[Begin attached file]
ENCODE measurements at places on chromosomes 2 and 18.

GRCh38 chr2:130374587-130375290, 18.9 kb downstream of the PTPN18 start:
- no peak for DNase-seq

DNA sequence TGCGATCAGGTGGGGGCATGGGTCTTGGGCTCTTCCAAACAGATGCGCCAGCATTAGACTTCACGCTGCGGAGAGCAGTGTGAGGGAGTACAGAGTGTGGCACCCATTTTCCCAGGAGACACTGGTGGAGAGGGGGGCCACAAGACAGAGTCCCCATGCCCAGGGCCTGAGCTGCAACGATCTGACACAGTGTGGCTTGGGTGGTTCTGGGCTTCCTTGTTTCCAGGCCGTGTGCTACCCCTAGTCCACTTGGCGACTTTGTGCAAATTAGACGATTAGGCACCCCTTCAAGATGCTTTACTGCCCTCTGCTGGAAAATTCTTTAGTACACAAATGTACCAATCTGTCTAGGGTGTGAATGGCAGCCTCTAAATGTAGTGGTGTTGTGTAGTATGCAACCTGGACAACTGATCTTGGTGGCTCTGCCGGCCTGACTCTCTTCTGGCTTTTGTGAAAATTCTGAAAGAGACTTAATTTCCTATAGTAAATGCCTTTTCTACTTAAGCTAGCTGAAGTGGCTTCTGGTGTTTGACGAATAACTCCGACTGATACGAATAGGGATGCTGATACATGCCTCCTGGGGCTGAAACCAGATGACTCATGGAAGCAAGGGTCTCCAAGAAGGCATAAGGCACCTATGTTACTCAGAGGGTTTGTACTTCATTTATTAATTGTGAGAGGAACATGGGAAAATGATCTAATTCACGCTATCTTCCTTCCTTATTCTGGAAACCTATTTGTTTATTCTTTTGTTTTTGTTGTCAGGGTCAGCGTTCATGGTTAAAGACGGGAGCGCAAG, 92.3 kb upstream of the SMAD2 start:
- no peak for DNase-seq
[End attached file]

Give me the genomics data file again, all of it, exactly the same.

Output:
ENCODE measurements at places on chromosomes 2 and 18.

GRCh38 chr2:130374587-130375290, 18.9 kb downstream of the PTPN18 start:
- no peak for DNase-seq

DNA sequence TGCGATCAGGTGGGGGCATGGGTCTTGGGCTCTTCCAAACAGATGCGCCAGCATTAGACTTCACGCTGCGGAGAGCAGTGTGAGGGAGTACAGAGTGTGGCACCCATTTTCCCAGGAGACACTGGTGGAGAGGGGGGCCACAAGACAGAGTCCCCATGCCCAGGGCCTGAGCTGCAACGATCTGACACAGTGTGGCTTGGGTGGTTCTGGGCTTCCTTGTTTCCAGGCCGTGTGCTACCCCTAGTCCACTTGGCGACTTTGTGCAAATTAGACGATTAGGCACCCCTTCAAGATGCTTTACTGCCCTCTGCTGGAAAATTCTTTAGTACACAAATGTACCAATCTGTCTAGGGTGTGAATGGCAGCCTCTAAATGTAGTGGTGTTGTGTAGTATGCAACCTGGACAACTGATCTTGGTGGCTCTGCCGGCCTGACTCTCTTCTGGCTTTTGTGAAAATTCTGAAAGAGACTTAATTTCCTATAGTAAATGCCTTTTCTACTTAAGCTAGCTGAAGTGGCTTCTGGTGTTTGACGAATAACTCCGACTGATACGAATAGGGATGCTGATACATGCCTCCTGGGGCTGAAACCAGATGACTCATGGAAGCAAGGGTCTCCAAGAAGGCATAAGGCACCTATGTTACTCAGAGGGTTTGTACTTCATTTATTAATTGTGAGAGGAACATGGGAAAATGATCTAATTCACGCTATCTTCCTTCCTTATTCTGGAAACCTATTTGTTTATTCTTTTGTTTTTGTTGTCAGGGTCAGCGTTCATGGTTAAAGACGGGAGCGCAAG, 92.3 kb upstream of the SMAD2 start:
- no peak for DNase-seq